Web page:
When co-educational schools can’t strike the right (gender) balance

Moores’ recent success in assisting Carey Baptist Grammar School to obtain an exemption under the Equal Opportunity Act 2010 (Vic) (the Act) to lawfully discriminate in student enrolments, is an example of an effective and strategic pathway for schools to ensure an appropriate gender balance in their student cohort without breaching their legal obligations.

Who wins in the gender balance?

In our analysis of the gender balance in co-educational schools in Victoria, 90% of schools reported more male students than female students.[1] At some schools, this was as high as 50% more male than female students. Intrinsic to the strategic plans of many such schools is the principle that, in order for the benefits of co-education to be achieved, a gender balance is required. Schools increasingly want to reflect modern society, where people of all genders work and socialise together, and school students are no longer groomed for distinct gender-bound pathways.

Where there is a lack of equitable gender balance, this can lead to a domino effect, in which female students are withdrawn by their parents due to noticeable imbalance in gender in the student cohort.

What does the law say?

All educational authorities in Victoria are bound by the provisions in the Act, which relevantly, prohibits unlawful discrimination on the basis of gender. Many co-educational schools seek to favour the enrolment of one gender over the other to maintain a balance of male and female students. However, successive decisions in the Victorian Civil and Administrative Tribunal (VCAT) have held that offering bursaries or scholarships, having separate waiting lists for different genders and offering placements, constitutes discrimination under the Act because it is treating a prospective student or student unfavourably on the basis of their gender.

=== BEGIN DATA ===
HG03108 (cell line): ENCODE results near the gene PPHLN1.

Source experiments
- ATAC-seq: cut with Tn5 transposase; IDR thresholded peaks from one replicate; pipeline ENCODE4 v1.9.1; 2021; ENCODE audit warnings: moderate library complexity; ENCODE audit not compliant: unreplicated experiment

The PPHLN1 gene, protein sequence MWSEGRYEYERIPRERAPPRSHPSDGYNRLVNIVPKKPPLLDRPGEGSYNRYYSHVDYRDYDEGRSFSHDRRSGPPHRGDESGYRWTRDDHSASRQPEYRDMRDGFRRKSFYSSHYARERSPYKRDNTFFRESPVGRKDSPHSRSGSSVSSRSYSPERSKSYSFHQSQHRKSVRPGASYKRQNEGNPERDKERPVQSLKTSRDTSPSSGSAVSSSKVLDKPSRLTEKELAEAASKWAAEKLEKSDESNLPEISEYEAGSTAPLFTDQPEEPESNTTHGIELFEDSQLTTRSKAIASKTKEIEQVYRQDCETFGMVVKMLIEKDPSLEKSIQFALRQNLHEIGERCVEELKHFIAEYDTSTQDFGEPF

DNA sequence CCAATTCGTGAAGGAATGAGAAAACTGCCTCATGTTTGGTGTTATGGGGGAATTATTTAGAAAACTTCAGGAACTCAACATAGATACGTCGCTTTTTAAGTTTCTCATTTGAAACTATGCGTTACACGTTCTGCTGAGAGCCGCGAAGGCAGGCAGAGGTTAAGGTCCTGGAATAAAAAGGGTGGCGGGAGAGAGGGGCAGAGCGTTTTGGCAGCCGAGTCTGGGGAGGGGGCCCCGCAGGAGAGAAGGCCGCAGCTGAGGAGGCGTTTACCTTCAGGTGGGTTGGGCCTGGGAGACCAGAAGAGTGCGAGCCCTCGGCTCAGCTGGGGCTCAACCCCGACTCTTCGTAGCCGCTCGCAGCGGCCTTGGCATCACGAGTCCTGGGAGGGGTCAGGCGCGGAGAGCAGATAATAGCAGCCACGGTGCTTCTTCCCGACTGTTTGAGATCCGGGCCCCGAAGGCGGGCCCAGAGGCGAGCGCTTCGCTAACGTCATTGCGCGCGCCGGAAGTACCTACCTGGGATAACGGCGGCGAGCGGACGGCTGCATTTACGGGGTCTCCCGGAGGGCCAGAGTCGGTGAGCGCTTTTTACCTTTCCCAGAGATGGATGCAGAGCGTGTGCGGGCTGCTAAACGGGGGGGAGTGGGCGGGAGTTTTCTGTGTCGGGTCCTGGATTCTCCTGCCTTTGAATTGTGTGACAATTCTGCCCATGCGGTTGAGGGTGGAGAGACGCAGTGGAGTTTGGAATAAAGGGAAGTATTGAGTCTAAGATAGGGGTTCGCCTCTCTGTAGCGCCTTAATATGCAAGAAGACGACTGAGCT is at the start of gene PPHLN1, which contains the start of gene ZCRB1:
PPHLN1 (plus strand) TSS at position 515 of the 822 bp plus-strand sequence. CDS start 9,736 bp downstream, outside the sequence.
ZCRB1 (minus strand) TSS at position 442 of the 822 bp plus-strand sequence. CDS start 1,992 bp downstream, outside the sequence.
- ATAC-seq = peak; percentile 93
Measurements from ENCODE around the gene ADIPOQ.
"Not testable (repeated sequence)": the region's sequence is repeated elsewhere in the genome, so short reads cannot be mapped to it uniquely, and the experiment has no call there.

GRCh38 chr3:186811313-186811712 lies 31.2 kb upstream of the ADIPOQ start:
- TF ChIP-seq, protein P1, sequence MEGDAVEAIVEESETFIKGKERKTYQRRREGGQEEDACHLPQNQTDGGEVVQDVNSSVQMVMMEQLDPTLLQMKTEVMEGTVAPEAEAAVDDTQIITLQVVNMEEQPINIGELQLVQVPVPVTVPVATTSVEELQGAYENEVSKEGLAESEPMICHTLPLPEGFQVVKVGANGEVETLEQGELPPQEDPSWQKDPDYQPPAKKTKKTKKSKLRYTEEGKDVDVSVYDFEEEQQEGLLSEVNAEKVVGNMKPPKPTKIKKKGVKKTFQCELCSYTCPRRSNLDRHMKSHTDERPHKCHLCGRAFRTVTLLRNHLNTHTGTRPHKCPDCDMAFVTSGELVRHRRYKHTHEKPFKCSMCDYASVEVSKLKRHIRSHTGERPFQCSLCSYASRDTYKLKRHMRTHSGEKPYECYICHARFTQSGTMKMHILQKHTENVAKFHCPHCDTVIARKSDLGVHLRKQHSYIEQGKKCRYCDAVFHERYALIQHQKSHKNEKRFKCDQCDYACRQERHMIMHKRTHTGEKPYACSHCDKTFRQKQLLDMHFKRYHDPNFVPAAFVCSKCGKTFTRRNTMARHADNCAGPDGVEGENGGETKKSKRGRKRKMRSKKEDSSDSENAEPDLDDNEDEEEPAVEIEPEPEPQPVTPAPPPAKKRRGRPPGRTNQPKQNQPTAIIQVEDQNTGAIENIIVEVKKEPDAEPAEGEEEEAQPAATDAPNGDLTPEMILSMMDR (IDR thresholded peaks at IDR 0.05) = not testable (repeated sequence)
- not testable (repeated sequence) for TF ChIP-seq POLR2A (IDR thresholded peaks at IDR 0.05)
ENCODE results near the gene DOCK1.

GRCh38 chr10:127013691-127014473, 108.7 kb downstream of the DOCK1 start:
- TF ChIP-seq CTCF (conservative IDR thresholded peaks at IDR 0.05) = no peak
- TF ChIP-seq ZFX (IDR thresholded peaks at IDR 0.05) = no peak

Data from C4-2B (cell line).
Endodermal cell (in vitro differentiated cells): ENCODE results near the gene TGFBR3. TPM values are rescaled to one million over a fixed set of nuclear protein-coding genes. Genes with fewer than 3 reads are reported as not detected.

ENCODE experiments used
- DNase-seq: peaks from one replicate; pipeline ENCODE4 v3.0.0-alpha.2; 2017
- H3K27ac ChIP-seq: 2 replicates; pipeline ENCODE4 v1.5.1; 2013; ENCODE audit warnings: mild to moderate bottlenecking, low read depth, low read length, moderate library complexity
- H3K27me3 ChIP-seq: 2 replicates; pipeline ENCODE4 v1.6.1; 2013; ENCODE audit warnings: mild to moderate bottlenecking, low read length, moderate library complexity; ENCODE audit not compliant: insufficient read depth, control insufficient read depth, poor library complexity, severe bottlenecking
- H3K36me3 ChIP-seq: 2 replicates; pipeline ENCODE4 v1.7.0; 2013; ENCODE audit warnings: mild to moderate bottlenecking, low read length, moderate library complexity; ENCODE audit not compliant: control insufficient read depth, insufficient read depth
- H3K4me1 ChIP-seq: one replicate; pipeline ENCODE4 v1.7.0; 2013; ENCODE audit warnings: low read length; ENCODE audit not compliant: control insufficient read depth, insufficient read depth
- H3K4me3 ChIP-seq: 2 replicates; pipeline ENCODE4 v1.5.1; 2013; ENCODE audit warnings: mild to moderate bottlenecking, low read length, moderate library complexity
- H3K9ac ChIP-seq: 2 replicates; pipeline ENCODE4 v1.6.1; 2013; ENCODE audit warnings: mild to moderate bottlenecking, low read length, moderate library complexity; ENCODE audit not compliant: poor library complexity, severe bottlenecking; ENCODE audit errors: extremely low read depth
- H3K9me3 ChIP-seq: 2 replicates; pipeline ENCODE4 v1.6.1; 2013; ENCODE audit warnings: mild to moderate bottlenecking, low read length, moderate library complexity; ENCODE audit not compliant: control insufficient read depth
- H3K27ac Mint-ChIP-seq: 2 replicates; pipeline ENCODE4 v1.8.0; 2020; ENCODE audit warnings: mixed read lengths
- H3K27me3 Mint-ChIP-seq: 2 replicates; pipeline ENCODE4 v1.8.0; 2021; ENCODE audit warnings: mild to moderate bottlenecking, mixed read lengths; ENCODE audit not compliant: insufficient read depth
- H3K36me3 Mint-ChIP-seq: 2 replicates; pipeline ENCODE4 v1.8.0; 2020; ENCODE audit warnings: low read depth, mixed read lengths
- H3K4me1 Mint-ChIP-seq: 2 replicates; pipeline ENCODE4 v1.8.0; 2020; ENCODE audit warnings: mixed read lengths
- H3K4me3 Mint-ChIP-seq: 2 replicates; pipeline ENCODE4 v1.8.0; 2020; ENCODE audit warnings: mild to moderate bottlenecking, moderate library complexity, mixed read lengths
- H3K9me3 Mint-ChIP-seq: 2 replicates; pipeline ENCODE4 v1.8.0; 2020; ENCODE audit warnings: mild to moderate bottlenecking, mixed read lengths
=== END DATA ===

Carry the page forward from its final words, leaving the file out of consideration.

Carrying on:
Unless a school successfully obtains an exemption to discriminate under section 89 of the Act from VCAT, it will be at risk of a discrimination claim where it seeks to prioritise the enrolment of students on the basis of gender.

Next steps

If you are a school which would like to seek the flexibility to:

  • structure waiting and enrolment lists to target prospective students of either gender, including have separate waiting lists;
  • allocate student placements in a manner that prioritises students of a specific gender;
  • offer enrolments, bursaries and scholarships targeted to a specific gender; and
  • advertise specifically for male or female students to enter the school at any year level where there is an imbalance in male and female students,

we recommend that you consider seeking an exemption under the Act from VCAT to enable you to lawfully discriminate.

Given that many co-educational schools want to prioritise gender balance, it goes without saying that schools which can successfully maintain an equitable balance have a distinct competitive advantage over others .

How we can help

If you would like to explore your school’s legal options in lawfully maintaining a gender balance and furthering your strategic goals and objectives, please do not hesitate to contact us.

[1] This is based on our analysis of co-educational schools in Victoria who have publicly available information regarding the ratio of their students.